He has done nothing wrong.
- President George Bush on Alberto Gonzales, as reported by a Yahoo!/AP article, May 21, 2007
You would think that competence would rise above partisanship. But if you are talking about President Bush, you would be wrong.
Buried at the heart of the disaster that has been the Bush presidency is a fundamental way of doing business that differs from all of Bush's recent predecessors, regardless of party affiliation. It's a no-brainer that a Republican President will appoint conservatives to office, while a Democratic President will look for more liberal candidates. That's fine. But, until this President, both sides looked for candidates that were qualified.
President Bush, on the other hand, puts cronyism ahead of competency. He judges his candidates for appointment not on whether they have the skills and experience to do their jobs, but rather if they will be loyal to the White House, keep their mouths shut, and carry out the administration's policies, regardless of their job descriptions or responsibilities to the American people and the Constitution. That's why cronies score higher than unknowns with skill and experience.
It wasn't always like that.
For example, Robert H. Bork was appointed by President Ronald Reagan in 1987 to serve on the U.S. Supreme Court, but the Senate did not confirm him. Bork was conservative and an advocate of an "original intent" approach to applying the Constitution, an approach that severely limited the protections afforded by the document. A majority of Senators found his judicial philosophy odious, and Bork was blocked from taking his seat on the nation's highest court.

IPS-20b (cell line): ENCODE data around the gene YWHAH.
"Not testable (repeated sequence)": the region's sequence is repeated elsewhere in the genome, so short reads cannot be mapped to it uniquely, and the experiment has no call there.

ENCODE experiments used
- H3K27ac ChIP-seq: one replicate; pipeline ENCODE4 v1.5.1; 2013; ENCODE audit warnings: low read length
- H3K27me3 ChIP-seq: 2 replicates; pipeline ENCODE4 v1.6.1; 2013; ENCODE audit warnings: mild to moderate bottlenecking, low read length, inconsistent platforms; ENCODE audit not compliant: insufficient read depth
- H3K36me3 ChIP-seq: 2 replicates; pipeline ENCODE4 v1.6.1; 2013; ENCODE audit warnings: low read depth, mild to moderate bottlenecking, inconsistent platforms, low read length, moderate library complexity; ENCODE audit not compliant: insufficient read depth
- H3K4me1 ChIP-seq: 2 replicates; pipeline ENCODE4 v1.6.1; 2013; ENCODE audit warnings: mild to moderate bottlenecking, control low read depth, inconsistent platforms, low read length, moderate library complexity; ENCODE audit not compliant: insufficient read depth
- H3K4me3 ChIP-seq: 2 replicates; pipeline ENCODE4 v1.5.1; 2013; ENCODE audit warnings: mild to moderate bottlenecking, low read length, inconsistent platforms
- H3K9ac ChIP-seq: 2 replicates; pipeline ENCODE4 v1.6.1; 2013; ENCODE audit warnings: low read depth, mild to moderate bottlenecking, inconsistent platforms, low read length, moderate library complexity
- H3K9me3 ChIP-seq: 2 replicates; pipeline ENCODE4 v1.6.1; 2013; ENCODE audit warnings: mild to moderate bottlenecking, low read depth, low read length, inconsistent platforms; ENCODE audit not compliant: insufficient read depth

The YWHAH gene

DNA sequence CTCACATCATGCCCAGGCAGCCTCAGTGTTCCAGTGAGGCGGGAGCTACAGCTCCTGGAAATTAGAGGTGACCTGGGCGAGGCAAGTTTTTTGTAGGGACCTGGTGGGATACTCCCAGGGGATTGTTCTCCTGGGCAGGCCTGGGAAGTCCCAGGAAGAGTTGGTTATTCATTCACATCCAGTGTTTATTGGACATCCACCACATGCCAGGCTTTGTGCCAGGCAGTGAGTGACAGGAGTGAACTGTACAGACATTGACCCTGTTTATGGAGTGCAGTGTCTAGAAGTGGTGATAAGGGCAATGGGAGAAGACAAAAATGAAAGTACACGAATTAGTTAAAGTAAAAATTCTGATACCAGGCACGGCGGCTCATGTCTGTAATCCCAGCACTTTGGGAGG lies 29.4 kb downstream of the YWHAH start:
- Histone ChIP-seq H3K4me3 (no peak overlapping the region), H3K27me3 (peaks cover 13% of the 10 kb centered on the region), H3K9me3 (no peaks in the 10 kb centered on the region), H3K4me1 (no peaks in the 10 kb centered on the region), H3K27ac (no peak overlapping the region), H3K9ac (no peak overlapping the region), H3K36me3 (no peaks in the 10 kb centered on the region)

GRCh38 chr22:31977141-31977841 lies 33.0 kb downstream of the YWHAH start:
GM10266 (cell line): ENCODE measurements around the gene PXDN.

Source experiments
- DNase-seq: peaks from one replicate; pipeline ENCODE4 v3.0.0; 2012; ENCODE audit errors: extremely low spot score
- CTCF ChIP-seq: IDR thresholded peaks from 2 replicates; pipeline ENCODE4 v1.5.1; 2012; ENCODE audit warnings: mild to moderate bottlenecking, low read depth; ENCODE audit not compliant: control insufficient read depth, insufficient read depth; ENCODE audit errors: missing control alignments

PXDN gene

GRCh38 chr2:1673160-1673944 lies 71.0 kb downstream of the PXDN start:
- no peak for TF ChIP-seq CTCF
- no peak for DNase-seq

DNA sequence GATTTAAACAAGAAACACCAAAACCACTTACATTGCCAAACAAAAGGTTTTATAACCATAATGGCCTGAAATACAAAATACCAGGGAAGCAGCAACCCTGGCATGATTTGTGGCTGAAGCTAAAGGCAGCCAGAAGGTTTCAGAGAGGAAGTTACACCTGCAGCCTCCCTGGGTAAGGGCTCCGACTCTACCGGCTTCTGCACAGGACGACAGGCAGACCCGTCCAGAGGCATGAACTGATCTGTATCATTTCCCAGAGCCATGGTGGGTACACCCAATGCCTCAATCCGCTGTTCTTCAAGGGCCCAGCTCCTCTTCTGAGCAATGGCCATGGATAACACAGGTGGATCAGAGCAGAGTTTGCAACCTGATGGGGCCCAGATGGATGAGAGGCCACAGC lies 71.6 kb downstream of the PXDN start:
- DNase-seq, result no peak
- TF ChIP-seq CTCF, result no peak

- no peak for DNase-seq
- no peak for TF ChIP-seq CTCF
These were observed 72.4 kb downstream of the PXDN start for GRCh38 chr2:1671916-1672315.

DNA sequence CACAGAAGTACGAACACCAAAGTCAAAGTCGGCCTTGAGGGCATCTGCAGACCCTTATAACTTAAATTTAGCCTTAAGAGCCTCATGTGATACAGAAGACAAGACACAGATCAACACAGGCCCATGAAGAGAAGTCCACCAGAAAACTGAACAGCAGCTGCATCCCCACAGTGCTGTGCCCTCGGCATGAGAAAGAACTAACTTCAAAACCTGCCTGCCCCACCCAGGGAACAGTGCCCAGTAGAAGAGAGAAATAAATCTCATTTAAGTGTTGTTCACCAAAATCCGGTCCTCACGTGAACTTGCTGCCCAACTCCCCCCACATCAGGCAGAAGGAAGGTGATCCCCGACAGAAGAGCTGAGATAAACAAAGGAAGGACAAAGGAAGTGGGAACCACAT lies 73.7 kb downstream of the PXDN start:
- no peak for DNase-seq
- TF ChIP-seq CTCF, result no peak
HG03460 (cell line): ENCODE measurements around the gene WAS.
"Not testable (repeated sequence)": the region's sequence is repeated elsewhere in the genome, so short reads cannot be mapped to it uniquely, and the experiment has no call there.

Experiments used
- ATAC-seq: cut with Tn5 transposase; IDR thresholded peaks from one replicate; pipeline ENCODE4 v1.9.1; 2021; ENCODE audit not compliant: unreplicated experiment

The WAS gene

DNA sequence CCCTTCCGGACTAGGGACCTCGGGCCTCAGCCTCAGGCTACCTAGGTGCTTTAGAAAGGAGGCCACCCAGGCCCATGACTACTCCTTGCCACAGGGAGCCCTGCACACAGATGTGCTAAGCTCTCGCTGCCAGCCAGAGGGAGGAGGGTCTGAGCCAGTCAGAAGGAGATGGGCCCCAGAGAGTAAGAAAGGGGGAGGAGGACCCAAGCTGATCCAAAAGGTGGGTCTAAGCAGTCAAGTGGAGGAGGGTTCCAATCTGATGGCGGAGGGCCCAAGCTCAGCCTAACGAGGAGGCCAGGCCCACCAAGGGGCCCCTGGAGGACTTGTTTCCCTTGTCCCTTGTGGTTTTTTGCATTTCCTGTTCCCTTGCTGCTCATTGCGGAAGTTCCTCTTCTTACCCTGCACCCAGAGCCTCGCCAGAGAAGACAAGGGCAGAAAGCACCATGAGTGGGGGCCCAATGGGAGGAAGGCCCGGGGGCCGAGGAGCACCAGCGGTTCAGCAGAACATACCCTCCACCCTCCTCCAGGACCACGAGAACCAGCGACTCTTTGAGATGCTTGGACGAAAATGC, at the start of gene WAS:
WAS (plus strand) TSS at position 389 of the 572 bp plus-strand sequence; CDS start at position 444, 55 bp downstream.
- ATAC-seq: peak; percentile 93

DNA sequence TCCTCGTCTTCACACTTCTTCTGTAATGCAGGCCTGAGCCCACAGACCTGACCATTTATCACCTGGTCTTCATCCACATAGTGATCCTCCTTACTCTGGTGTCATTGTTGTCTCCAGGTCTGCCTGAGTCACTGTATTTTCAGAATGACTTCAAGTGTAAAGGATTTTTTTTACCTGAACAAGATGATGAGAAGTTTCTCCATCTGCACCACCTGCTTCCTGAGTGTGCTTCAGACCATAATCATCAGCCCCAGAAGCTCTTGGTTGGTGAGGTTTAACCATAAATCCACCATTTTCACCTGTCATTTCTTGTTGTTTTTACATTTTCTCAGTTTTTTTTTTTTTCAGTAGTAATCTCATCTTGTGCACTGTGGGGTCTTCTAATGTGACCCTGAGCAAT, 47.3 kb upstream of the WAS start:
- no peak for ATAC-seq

But, nobody claimed that Bork was not competent. Before he was nominated, he had served as Solicitor General, Acting Attorney General (he was the one during the "Saturday Night Massacre" who finally heeded President Richard Nixon's demand to fire Watergate Special Prosecutor Archibald Cox after Attorney General Elliot Richardson and Deputy Attorney General William Ruckelshaus refused to do so and resigned), and a judge on the powerful U.S. Court of Appeals for the D.C. Circuit. He earned his law degree at the prestigious University of Chicago School of Law.
Compare Bork's record to the one sported by one of President Bush's Supreme Court nominees, Harriet Miers. She received her law degree from Southern Methodist University, nothing to be ashamed of, but not an institution noted for Constitutional scholarship. She spent virtually her entire career until she went to work for Bush when he was elected President at a Dallas law firm as a commercial litigator. Again, nothing to be ashamed of, but not the background that would qualify someone to sit on the U.S. Supreme Court where one is expected to have substantial experience with, and knowledge of, Constitutional law issues. However, as part of Bush's crew of loyal Texans, he thought she should be a justice. The way baseball owners hire their kids and buddies to executive positions, Bush acts like he thinks he is still the owner of the Texas Rangers, and government offices are there for his buddies to fill.
Even in a Senate controlled by Republicans, Miers's nomination was so inappropriate she was forced to withdraw herself from consideration when the level of opposition to her appointment became clear.